Weeks went by, it’s the new year by now – 2014 – and I notice that John – for that’s his name, John Falk of Neshobe Farm in Brandon, partners with Hannah Davidson – is back to the market sporadically and that his veggies  – he does not have a great variety – have dwindled as the canning jars have increased, until finally there are only two gigantic rutabagas on his stand amidst the jars of zucchini relish and pickles and jams. And who needs a gigantic rutabaga? But these rutabagas are so fresh and lovely that I am intrigued and after a little chat and a weighing I actually buy the smallest of these monsters even though it weighs six and one half pounds!

I don’t even like rutabagas, do I?

And as he’s weighing and I’m buying and we’re exchanging money for rutabaga I’m also raving to my friend about John’s blemishless Brussels sprouts when John jumps in. He has an eager, open, laughing demeanor, friendly and talkative, and he gives us a little lecture on how you should never judge organic vegetables by their looks because no matter how delicious they are, and good for you, organic vegetables may be just a little ugly. He is, of course, preaching to the converted – my food sense developed in the ‘70s, don’t you know.

Oh John, I think, Shut up! If the goodness of vegetables were to be proved by their ugliness then you would lose, hands down, but this is getting so convoluted that I cannot even begin to open my mouth and I bid the boy adieu!

Above: Not so difficult to pare
Below: Simmering in water and coconut oil

That enormous rutabaga? It was perfect, of course, thin skinned, smooth, not gnarly, not a lot of trouble to peel, not fibrous; tender, sweet, golden orange, and plenty enough to prepare every which way. First I cut it into cubes and steamed it until crisp tender, then froze at least half of it, probably more.  But even before that I took a goodly portion of the raw cubes and simmered them with a little water, some salt, and a nice amount of coconut oil and, when they had absorbed the water and caramelized in the oil – I stirred them as they did that – I mashed them together and perhaps I added a bit of coconut mash and corrected the seasonings – more salt? – and maybe I grated a bit of nutmeg into them. Oh yes, delicious. (Note: Coconut mash is the whole ground coconut, and although it does not contain sugar it does lend sweetness and flavor.)

A few days later I put some of the steamed cubes into an earthenware dish in which I had melted some coconut oil (yummy stuff), salted and peppered them, dotted them with a few spoonfuls of coconut mash, tucked parchment paper around them for a porous cover, and put them into a low oven for half an hour or so until they were caramelized on the outside. I served them with slices of orange. Scrumptious.

Leo said, “Yes. Very good, but how much more rutabaga do we have, exactly?”

 “Oh don’t worry. We won’t run out,” I said. 

Tonight will be the third time – two suppers, one breakfast, and numerous snacks – that this first one-quarter of a rutabaga will be eaten in our house. There are only two and one/tenth of us, for little dog Dakity loves a good rutabaga herself.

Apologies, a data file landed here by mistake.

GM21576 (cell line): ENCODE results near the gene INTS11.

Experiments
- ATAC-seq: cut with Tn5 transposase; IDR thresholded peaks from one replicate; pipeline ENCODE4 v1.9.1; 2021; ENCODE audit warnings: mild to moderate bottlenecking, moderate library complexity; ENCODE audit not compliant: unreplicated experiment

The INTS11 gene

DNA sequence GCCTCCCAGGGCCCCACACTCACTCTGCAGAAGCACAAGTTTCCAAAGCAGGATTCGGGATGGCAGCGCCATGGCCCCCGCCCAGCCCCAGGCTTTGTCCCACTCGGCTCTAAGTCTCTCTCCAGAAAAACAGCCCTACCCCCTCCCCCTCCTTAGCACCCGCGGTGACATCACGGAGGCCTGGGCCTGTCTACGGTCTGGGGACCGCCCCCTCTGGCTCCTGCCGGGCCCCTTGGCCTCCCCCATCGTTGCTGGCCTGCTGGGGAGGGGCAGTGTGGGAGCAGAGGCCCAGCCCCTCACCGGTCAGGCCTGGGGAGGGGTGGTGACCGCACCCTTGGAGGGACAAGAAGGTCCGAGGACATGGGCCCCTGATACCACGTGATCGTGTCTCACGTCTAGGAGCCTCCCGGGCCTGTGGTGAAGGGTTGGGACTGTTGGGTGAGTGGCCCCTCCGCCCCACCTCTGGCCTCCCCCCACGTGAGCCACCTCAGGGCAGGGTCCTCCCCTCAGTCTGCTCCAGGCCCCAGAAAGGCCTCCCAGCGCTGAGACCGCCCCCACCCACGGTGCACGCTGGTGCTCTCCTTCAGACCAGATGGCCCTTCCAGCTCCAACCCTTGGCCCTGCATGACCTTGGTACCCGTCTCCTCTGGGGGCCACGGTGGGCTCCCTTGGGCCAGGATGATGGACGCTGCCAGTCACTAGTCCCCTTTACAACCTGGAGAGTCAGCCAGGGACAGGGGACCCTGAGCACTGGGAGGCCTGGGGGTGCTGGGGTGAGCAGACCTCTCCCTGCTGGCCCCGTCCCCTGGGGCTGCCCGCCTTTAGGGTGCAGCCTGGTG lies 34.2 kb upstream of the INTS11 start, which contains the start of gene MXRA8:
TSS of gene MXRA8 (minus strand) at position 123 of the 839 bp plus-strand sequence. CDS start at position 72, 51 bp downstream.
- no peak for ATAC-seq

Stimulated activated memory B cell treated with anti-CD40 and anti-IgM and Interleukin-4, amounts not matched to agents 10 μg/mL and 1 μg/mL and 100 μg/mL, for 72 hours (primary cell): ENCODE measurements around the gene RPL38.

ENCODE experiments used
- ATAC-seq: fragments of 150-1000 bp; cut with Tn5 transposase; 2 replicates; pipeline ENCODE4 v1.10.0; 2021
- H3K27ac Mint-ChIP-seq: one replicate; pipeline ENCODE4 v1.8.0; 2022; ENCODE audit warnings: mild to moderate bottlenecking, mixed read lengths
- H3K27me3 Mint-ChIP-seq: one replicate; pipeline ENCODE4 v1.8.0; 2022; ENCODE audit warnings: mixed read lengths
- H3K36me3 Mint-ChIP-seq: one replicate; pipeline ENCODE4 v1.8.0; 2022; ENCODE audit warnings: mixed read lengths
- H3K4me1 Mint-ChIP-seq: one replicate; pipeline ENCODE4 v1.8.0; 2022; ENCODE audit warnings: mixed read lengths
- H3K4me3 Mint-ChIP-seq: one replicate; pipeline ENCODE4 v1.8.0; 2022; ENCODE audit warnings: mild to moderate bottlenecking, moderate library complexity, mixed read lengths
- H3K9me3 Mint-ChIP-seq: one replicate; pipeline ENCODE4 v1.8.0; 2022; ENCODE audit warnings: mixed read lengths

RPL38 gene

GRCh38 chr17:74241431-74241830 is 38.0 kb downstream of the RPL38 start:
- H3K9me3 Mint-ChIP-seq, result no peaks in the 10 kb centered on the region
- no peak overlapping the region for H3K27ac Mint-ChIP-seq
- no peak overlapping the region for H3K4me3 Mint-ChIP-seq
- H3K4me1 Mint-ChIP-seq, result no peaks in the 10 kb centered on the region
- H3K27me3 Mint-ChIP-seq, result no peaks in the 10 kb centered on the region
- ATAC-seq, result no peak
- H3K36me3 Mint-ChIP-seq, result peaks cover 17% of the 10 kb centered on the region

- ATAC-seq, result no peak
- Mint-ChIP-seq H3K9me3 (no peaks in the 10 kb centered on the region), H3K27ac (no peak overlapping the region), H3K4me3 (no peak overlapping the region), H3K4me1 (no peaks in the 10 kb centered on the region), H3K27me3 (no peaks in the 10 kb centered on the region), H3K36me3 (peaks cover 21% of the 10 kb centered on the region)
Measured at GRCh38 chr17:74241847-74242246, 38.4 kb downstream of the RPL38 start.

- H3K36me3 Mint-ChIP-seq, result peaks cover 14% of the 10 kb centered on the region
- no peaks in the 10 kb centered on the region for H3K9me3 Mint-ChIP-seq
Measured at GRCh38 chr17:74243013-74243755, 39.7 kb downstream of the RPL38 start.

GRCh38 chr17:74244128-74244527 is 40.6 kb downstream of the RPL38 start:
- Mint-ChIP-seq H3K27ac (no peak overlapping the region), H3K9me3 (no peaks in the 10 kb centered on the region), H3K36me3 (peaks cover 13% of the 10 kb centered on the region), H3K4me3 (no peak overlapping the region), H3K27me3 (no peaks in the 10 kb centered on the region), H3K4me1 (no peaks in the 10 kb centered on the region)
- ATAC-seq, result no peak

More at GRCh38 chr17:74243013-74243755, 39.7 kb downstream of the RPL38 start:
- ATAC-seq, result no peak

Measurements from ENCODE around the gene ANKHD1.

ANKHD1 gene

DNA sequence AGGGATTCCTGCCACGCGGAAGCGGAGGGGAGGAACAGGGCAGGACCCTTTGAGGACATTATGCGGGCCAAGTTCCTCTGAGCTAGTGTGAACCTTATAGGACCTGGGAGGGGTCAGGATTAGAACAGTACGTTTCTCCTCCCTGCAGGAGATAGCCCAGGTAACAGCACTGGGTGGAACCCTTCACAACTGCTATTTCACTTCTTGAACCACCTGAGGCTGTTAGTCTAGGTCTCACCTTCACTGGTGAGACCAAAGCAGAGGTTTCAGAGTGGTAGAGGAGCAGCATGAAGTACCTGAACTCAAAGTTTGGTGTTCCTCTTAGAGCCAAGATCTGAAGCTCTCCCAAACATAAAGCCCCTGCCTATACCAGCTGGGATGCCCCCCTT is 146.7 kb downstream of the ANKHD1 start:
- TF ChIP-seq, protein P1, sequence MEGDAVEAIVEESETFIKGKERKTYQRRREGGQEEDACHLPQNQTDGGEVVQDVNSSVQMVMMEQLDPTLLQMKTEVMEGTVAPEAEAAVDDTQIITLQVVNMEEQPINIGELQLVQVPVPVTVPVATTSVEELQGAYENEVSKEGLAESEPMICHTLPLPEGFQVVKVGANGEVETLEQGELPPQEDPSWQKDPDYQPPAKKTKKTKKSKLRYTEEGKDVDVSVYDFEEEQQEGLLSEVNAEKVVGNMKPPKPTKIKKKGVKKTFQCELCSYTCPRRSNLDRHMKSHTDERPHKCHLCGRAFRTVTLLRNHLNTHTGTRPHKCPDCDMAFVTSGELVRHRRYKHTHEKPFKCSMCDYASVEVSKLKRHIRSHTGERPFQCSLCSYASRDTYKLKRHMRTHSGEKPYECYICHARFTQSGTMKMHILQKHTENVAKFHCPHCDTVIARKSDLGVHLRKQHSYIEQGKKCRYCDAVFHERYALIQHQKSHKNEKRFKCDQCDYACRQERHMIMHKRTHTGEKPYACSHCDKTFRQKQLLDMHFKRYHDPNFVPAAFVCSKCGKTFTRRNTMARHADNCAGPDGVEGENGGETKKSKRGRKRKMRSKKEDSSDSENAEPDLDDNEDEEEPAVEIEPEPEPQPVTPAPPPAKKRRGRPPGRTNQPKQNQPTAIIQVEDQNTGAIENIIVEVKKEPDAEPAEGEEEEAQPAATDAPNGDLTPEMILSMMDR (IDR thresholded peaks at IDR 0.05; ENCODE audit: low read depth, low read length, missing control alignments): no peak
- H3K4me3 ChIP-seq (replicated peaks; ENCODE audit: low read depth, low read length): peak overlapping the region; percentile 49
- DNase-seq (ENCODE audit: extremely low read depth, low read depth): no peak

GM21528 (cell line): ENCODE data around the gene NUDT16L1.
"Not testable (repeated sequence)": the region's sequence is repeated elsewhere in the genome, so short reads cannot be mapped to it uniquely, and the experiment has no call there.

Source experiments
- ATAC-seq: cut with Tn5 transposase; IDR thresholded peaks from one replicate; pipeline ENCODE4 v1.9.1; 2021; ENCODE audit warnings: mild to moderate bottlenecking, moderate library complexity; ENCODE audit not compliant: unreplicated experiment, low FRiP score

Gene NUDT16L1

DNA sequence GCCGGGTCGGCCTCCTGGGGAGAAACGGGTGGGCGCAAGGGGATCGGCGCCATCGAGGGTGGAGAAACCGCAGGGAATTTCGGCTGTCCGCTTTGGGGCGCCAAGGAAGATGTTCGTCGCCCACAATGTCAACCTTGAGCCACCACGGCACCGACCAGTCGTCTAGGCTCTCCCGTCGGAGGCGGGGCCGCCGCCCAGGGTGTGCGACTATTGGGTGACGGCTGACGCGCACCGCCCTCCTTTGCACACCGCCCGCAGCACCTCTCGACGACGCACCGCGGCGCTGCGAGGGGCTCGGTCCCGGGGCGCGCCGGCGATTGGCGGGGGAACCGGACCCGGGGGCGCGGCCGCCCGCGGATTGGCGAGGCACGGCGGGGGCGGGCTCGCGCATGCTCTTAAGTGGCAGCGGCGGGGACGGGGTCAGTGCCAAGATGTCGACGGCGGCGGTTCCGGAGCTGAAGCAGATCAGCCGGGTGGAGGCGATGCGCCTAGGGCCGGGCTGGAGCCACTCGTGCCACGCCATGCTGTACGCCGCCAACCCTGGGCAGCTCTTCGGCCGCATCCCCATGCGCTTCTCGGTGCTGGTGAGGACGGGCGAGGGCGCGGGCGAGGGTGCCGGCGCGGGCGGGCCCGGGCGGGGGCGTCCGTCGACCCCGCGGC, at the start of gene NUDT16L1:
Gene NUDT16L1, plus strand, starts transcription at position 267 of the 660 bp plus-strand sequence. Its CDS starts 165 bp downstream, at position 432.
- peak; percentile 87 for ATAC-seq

And really, who could protest having a beautiful, wonderfully-grown, bright-tasting vegetable in the February of a frigid winter

Thursday, December 05, 2013

Sfef: a holiday whodunnit

Recently, I came across a recipe I got from Priscilla Martel, whose All About Food business was serving Mediterranean delicacies at a James Beard Awards ceremony many years ago, and though it is called Sfef – a North African Wedding Cookie, I decided it would make a delicious and somewhat mysterious and multicultural addition to a holiday cookie plate.

It also provides a refreshing change from other cookies in the way the dough is put together, as each ingredient is cooked before being combined, including the flour, which is roasted in a dry pan. My next thought was, Hmm, I wonder how this was made in the olden days, before Moroccans became so first-world as to take white flour and confectioners sugar for granted, and so I burrowed into the past a little bit by going online and asking some Moroccan cooks what they could tell me about sfef.

There was a thundering silence and then, “Do you mean sffouf?” Well of course I had no idea if I meant sffouf, but I went along with it.

“Sffouf is not a Moroccan wedding cookie!” Oh, well, what was it then?

“It is served only on the naming day of newborns and in Ramadan.” The more nuts you add, they said, the more flavor you get, and each Moroccan state makes it differently from the others. “I, personally,” one cook said, “don't add any flour. I make it with just nuts, fennel, and pure organic honey.”

Another cook added, “For the history of it my information is they used to give it to the woman that is breast feeding,” and when I hazarded a guess as to why that might be I was told that it was to prevent colic, as fennel (and anise) are both good colonics and digestives; and furthermore sffouf was said to increase the flow of mothers’ milk.